People walk past a pile of garbage in Athens, Greece, on June 26, 2017. Tons of garbage are piling up in Athens and other major cities as a nationwide protest against job cuts called by unions representing municipal sanitation workers entered its second week on Monday. (Xinhua/Marios Lolos)
by Maria Spiliopoulou, Valentini Anagnostopoulou
ATHENS, June 27 (Xinhua) -- Tones of garbage are piling up in Athens and other major cities as a nationwide protest against job cuts called by unions representing municipal sanitation workers entered its second week on Monday.
The government and strikers have failed to reach a deal in several rounds of talks, fuelling public health concerns especially amid rising temperatures.
An Athens prosecutor launched on Monday a probe into whether anyone should be charged of putting into risk public health, Greek national news agency AMNA reported, as the latest symbolic march of protesters in the center of Athens ended inconclusive.
Greece's local authority staff union federation POE-OTA launched the protest last week, after a court ruled against the new extension to late 2017 of the short- term contracts of more than 10,000 people working in trash collection in municipalities throughout Greece.
POE-OTA responded with work stoppages, strikes, and sit-in protests at landfills, demanding permanent employment of workers to replace the fixed-term contracts, which put workers in risk of being fired in a country suffering chronic unemployment of about 25 percent of the working force.
However, the proposal the Interior Ministry submitted to the parliament on Monday for hiring of 2,500 permanent municipal sanitation workers, was immediately rejected by POE-OTA as insufficient.
"Given that sanitation services are a daily operation in urban centers, we request permanent personnel earning salaries allowing them to make a living with dignity. There is no need for short-term workers which are recycled by governments and mayors under the formula 'You leave, you are hired'. As a result, each time people are offered fewer workers' rights and smaller wages," Christos Panagiotopoulos, a protesting worker told Xinhua on Monday.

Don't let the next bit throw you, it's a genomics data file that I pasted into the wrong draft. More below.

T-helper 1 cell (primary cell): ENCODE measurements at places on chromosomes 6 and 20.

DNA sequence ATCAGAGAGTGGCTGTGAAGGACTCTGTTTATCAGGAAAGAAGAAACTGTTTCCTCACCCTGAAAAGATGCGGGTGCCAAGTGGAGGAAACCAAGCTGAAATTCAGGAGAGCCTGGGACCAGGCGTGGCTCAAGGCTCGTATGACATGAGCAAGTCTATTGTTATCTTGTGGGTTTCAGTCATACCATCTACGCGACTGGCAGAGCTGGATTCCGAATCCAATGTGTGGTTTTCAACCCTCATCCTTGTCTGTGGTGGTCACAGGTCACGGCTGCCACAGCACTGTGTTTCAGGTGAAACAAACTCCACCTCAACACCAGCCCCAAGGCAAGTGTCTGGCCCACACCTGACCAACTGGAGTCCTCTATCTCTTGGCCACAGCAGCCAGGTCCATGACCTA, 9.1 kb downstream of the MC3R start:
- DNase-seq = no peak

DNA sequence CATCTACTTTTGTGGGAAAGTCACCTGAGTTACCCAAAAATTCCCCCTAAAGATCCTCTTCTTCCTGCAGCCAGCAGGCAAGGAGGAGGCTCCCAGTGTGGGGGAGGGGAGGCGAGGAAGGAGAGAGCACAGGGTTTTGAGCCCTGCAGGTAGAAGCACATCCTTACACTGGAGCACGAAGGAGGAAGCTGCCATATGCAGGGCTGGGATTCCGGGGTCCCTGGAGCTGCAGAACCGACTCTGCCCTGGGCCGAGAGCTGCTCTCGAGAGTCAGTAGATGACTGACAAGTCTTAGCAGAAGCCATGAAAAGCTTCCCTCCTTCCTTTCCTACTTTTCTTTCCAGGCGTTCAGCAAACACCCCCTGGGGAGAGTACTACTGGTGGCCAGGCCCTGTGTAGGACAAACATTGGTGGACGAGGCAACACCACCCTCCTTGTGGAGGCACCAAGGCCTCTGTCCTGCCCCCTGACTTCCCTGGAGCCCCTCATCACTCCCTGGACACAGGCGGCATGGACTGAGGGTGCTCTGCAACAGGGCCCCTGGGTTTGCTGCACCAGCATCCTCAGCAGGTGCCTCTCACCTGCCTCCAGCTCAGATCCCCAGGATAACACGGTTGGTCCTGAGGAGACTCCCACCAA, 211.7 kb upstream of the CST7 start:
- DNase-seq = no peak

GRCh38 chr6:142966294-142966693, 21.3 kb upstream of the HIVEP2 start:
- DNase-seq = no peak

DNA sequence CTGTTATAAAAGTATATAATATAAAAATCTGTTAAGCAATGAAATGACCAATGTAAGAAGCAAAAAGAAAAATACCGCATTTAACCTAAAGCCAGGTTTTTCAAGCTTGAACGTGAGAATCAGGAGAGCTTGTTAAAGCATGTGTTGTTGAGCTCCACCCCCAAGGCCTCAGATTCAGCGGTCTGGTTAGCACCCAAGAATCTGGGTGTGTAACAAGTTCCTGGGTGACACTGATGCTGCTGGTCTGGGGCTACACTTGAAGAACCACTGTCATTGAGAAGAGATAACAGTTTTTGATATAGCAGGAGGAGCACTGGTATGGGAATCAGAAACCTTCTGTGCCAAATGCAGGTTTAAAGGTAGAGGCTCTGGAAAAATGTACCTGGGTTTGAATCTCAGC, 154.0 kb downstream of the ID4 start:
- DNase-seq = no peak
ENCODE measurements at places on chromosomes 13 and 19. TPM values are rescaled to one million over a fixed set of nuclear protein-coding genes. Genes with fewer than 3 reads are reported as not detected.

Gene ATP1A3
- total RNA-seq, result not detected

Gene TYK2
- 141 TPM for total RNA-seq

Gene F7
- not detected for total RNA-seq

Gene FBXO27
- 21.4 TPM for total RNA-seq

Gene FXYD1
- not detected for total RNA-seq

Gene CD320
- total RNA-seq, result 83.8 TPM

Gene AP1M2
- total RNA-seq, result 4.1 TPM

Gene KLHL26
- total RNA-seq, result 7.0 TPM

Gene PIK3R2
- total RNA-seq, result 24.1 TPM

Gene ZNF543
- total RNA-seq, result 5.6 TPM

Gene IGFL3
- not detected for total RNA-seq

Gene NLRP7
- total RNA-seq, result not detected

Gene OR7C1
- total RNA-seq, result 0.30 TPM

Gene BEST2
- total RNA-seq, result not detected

With the protest going on, tones of garbage are piling up in cities' streets. And the rising temperature, which soared to 38 degrees Celsius in the mainland, made the situation worse.
Although the situation is becoming more and more hard to bear, POE-OTA President Nikos Trakas told Xinhua that protesters are determined to continue and step up their mobilization.
And a 24-hour strike and a new rally in Athens was called for Thursday.
"We ask people to stand by our side, to support our struggle. We are doing whatever we can. We cannot allow citizens to be forced to pay three or four times higher for the garbage collection. There is no other road for us. We call on all employees nationwide to participate in Thursday's labor action," Trakas said.
POE-OTA argues that the government plans to replace the short-term workers for garbage collection with private firms.
Manolis Skoulas, a former construction worker who has struggled with unemployment after the sector collapsed during the seven-year debt crisis, is one of the temporary workers facing the prospect of dismissal.
"Work is all we are asking for, what is self-explanatory across the world, just job positions so we can feed our families," he told Xinhua during Monday's protest.
Skoulas has two underage children. They barely make ends meet each month. He has been working as a sanitation worker in municipalities since 2011.
"Now all of the sudden, we face the sack. If I will be fired tomorrow I do not know what to do. I'm 51 years old. Nobody will hire me in the private sector. They prefer young people, cheaper working hands," he said.